Discovering a new author can feel a lot like making a new friend. In both cases, there is energy and excitement, and the lure of conversations about familiar ideas told through novel narratives. But, most importantly, there is the tantalising prospect of knowing another individual, of probing at their soul and gradually unravelling all its contents.
This process of authorial unravelling has, in recent years, witnessed an astonishing acceleration in the domain of Indian prose in English. Following the heady iconoclasm of the likes of Salman Rushdie, Vikram Seth, and Arundhati Roy towards the close of the last century, Indians writing novels in what is usually their second or third language are no longer an exception; in fact, in the realms of modern fiction, they are fast becoming the norm.
Whether it is the understated intensity of Jhumpa Lahiri, the intricate conscientiousness of Amitav Ghosh, or the sensational mass appeal of Chetan Bhagat, the horizons of Indians penning stories without the need to justify the vagaries of a nation, let alone a civilisation, to the imagination of the West, have expanded enormously. This has, quite inevitably, also led to a lot of mediocre literature, a price usually compensated for each time one finds not mediocrity, but magic, emanating from a fresh source.
The Last Gift, the latest work of emerging novelist Shrutidhora P Mohor, is one such source of magic. Writing under the pseudonym of Mohor, the author Prothoma Rai Chaudhuri is a senior professor of political science at Kolkata’s St. Xavier’s College, and has already published seven books, several of which she completed once her academic burdens eased somewhat during the first few months of the COVID-19 lockdown.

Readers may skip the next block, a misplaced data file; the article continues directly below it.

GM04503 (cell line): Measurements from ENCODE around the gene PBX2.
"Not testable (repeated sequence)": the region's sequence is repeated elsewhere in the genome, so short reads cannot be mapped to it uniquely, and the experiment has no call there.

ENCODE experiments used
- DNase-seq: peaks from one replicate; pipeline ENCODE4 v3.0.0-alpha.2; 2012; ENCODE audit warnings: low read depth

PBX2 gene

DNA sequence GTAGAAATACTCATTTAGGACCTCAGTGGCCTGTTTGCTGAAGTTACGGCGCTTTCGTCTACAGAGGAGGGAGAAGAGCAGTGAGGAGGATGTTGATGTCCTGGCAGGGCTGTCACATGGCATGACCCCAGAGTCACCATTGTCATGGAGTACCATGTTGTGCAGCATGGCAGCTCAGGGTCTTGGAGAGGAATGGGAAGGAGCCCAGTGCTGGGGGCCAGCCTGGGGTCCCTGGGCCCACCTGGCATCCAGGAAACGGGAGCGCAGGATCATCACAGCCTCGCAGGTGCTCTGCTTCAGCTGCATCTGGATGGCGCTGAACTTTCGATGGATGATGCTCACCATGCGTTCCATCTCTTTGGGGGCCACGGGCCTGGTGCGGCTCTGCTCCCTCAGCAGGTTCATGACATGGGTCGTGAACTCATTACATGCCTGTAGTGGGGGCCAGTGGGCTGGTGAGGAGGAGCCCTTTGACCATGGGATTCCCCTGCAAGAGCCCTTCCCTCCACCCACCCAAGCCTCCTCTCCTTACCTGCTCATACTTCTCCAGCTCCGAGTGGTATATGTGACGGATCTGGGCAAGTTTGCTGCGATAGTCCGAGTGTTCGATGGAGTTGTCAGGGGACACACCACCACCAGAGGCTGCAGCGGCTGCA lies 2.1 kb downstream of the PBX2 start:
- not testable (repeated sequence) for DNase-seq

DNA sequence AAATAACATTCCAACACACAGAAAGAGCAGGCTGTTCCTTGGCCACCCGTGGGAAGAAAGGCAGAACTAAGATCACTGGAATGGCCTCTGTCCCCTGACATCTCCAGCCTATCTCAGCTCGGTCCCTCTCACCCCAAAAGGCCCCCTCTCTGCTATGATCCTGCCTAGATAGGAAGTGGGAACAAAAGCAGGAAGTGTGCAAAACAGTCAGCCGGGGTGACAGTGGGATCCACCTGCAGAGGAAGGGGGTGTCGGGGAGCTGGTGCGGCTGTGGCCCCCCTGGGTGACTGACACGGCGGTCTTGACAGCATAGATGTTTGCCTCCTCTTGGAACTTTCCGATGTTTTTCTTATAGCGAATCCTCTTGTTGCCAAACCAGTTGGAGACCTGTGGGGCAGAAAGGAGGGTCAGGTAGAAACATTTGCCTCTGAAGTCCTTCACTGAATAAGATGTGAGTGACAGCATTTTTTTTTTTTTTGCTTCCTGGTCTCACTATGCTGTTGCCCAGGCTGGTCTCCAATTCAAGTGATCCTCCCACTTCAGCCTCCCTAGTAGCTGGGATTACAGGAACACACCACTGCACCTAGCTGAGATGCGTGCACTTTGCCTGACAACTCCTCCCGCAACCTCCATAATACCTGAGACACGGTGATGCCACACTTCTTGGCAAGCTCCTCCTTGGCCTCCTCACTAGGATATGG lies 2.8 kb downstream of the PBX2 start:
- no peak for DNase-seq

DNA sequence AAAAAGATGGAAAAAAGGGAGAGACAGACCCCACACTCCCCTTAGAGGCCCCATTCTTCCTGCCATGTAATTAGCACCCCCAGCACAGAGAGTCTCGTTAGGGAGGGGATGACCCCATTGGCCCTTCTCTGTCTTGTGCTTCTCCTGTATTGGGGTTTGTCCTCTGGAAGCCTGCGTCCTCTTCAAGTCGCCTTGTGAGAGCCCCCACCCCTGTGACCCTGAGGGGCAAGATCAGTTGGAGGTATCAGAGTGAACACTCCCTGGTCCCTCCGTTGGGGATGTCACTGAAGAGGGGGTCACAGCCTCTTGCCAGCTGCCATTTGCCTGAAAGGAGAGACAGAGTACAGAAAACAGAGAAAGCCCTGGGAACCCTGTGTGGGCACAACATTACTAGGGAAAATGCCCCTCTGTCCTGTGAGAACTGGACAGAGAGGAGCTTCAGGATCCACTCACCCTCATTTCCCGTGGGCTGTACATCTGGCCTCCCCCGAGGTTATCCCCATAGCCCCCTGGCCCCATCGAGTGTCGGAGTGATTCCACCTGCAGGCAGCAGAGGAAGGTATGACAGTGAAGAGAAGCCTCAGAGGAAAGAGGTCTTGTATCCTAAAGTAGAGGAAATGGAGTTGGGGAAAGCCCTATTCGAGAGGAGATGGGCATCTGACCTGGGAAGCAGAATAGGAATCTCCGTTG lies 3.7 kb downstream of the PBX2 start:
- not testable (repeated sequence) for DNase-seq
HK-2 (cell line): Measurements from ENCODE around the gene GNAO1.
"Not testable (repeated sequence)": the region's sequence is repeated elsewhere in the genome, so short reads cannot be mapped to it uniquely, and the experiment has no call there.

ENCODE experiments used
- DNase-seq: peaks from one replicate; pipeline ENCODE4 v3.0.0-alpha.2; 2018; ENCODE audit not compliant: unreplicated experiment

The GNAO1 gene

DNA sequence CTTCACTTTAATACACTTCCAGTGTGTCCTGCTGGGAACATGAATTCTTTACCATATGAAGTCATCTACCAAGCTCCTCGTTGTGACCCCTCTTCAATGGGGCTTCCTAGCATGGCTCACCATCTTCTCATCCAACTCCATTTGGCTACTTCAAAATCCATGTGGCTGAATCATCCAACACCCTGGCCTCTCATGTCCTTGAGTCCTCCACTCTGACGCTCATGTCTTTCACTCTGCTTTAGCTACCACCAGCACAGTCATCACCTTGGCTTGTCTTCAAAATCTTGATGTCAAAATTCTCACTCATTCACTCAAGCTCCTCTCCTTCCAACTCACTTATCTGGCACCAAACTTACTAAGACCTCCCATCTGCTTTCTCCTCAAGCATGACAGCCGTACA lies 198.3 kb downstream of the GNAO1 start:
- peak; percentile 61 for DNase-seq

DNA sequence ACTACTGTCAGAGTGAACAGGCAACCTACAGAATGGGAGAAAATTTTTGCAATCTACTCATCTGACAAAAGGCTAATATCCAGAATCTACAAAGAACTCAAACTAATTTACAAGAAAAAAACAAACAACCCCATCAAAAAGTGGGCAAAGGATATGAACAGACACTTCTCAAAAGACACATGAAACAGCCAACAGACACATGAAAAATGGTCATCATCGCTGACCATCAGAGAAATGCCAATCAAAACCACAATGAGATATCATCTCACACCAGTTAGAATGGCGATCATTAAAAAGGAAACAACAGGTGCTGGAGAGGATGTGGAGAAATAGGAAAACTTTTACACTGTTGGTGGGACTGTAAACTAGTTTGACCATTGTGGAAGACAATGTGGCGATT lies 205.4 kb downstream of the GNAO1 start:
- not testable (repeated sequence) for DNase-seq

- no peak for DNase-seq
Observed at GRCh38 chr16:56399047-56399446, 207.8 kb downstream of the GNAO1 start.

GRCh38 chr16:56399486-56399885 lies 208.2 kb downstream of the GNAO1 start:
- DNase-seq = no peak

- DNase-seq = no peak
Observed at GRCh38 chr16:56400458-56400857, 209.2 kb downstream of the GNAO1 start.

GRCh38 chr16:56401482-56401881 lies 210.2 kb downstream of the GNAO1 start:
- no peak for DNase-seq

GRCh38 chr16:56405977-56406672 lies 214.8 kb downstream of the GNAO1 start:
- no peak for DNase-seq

Reading Mohor, one always gets the impression that she has inhabited every crevice in the lives of her characters. Her narration, at once imbued with moral sympathy and yet, in a unique way, non-judgemental, glides and lilts, shifting through life in all its compelling greyness.
The Last Gift, like most of Mohor’s stories, is a tale of two hearts, but one that believes in exploration over resolution, in navigating the intimate space of romance that resembles neither a balloon nor a bubble, but the tassels of a scarf hanging loose in the air of love.
Here is a love story – between Bappaditya Morena, a celebrated literary stalwart, and Mayurakshi Gupta, his admirer and mentee – that strays far from the hackneyed twists and turns of stock page-turners. Mohor does not write with the intention of keeping readers on the edge of their seats, but with the goal of making them shuffle in their chairs at the perception of love’s ambivalence and ambiguity.
The plot in The Last Gift does not unfold with the comfort of chronology. There are no done-to-death flashbacks either. Rather, there is a constant displacement between a perilous past, a paradoxical present, and a feverish future, at once combining conjecture, event, and reflection. It is, in a quasi-postmodern way, a brilliant example of nested storytelling, wherein readers are swept away by the undertow of the subplots but anchored eventually by the arc of the main narrative that allows the action to scatter, without letting it sink.
Mayurakshi is the catalyst of the story, the one who sets things in motion, as her reverence for her ‘master’ blends into a stronger, more desperate yearning. With her self-deprecatory streak curiously balanced by her resilience to withstand the mini-crises that constitute the slog of everyday reality, Mayurakshi recalls SRC, the enigmatic protagonist of Mohor’s semi-autobiographical debut novel, The Unknown Script. Like SRC, Mayurakshi is an outsider who nonetheless learns how to make her presence felt in circles not designed for her kind of personality. She also shows a rare and remarkable poise in reconciling, for the most part, her longing for Bappaditya with the duties of her marriage, which makes her, if one can ever be, an honest adulterer.